“Another Thing That Amazes Me” by Sarah Pemberton Strong

Sarah Pemberton Strong


Is how, on the rush hour subway, everyone
harbors beneath their dripping coats
a set of genitals. No one can look

anyone else in the eye, so obvious
is our nakedness under the clothes.
Though it’s only October,

there’s a blizzard dumping sleet
across Manhattan, and the streets are full
of people anyway, some wearing nothing

more than sweatshirts, their hunching shoulders
caked with fallen slush. It’s amazing
some people will stand

outside for an hour in this weather
just to see the de Kooning retrospective at the MOMA—
myself, it turns out, included.

Also that the same shade of paint
can make some people happy but give others headaches.
When I get home, I’m going to paint

my living room orange
against the six months of winter
that’s just begun. The Platonic ideal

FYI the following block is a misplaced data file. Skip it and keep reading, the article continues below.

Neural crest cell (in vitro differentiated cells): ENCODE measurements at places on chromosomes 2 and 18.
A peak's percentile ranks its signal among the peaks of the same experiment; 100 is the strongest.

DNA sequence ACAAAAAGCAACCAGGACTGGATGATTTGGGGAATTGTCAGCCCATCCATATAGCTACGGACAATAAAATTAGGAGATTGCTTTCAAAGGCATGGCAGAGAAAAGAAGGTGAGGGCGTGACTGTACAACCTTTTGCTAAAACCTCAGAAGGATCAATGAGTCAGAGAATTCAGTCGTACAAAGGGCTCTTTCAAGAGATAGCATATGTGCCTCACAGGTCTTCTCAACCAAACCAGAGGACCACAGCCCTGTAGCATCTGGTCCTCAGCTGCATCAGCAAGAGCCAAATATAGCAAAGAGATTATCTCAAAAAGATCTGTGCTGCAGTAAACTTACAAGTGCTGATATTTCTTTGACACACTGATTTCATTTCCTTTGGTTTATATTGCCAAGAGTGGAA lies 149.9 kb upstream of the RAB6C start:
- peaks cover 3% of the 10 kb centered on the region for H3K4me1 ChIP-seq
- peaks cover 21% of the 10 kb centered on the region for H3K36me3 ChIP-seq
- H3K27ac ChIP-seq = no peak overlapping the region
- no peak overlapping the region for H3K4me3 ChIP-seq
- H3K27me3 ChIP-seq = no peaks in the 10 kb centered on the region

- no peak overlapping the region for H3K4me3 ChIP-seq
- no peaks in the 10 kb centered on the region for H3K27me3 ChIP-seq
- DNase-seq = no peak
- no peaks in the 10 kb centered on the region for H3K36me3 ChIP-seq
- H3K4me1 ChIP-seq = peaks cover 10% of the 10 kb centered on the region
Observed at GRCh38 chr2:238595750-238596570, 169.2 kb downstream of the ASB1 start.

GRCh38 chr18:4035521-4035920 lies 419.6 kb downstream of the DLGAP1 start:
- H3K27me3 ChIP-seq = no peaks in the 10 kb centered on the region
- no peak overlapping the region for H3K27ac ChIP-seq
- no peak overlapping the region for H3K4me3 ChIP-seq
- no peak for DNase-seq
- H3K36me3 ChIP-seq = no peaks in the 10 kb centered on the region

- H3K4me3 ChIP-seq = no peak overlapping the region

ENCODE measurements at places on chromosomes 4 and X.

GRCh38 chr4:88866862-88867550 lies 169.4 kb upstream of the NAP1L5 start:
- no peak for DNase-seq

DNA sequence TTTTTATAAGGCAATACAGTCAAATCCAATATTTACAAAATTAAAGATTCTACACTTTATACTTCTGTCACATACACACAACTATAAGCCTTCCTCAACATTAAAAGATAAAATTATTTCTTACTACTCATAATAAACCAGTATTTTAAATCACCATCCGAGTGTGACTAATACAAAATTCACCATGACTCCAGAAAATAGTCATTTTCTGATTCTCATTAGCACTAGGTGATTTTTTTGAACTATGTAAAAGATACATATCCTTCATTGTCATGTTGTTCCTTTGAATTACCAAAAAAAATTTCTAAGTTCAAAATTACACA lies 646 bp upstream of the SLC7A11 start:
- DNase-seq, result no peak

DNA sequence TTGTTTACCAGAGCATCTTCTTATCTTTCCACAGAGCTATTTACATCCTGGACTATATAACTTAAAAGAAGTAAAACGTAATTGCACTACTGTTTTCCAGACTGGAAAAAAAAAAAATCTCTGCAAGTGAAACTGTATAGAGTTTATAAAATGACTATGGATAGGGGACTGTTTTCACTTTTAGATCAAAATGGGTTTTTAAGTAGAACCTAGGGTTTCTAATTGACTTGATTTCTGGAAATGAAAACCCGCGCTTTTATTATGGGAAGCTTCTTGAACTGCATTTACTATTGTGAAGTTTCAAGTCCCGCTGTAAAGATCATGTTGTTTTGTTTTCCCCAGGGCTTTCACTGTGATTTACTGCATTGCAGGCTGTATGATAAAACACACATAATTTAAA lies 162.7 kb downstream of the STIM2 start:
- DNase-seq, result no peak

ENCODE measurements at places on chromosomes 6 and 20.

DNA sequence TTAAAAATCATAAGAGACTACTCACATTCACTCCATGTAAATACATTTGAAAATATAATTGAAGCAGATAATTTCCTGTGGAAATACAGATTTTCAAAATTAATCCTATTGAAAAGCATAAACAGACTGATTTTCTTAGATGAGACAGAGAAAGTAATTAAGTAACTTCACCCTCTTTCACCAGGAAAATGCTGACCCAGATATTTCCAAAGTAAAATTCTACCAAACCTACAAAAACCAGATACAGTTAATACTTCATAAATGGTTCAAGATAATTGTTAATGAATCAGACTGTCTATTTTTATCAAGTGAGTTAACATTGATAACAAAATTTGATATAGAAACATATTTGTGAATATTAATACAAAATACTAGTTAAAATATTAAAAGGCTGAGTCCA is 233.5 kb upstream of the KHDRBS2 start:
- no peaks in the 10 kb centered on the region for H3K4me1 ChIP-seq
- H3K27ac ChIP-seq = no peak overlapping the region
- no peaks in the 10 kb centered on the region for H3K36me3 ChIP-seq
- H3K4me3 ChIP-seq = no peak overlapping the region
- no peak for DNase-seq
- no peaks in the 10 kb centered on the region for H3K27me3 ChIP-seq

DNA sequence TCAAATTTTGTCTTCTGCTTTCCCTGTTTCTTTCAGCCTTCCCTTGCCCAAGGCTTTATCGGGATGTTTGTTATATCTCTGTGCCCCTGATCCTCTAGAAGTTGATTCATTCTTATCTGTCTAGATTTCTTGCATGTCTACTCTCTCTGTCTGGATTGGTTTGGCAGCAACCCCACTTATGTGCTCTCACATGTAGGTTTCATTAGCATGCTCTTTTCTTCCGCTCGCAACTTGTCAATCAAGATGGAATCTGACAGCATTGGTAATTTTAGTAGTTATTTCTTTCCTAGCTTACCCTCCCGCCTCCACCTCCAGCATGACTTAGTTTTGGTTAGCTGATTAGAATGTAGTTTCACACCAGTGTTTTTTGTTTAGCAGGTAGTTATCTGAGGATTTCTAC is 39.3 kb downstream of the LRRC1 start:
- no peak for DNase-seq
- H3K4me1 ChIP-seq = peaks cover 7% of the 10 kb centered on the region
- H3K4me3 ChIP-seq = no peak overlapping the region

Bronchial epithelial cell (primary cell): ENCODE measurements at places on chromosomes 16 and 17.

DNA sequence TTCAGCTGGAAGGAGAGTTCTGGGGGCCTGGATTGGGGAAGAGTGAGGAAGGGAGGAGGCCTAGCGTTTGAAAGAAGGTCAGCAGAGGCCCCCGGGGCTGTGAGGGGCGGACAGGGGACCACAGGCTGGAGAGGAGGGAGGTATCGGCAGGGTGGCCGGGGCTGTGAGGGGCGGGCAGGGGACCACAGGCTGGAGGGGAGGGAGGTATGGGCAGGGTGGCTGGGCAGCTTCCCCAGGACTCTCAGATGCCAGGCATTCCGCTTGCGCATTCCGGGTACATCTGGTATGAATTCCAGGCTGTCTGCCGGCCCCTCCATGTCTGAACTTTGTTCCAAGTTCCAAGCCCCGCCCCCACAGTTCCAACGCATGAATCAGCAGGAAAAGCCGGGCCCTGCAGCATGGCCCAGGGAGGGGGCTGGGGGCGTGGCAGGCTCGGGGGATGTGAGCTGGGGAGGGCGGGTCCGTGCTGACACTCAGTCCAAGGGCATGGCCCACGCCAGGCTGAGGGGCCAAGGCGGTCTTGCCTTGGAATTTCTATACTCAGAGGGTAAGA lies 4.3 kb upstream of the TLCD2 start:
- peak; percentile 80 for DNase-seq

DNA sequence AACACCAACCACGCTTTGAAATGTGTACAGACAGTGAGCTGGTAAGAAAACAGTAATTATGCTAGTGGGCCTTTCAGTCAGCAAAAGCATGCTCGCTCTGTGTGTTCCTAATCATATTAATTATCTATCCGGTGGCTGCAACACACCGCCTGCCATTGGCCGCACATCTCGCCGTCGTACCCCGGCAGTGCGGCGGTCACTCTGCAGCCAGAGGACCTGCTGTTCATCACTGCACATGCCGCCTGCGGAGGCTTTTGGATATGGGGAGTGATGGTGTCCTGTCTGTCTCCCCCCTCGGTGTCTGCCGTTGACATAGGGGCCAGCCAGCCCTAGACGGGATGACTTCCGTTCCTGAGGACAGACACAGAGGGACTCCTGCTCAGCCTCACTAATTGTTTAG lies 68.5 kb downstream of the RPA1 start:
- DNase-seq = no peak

of a raincoat is bright yellow,
and though I can’t see one beyond
all the crotches on the Lexington Avenue Local,

it’s comforting to think there will be an appearance soon,
little rite to remind us of the sun’s assured return.
It amazes me that I still want God to be more

than a perfect metaphor for loving,
that I still want to fall to my knees
for something other than this woman swaying above me,

her fingers knotted to the subway strap,
the folds of her labia just a couple inches from my mouth
while our bodies fly through a tunnel under the city,

and high above us, a deluge of gray crystal
blots out the gold of trees all down Fifth Avenue.
Amazing that the light of the sun makes us open

our eyes in the morning. And that when
there is no light, our eyes open anyway:
searching for it, then for each other.

from Rattle #38, Winter 2012


Sarah Pemberton Stong: “This poem, ‘Another Thing That Amazes Me,’ was inspired by a trip to Manhattan in what turned out to be the worst weather I’ve ever been underdressed for. The experience, together with writing about it, invoked some of the qualities of a meditation retreat—periods of strong physical discomfort interspersed with delight and wonder at the ways we’re all connected. I read and write poetry for the same reason I maintain a spiritual practice: to experience that sense of connection to all of life. Still another thing that amazes me is that I have two books coming out this spring: one’s a novel, the other is my first poetry collection.” (web)

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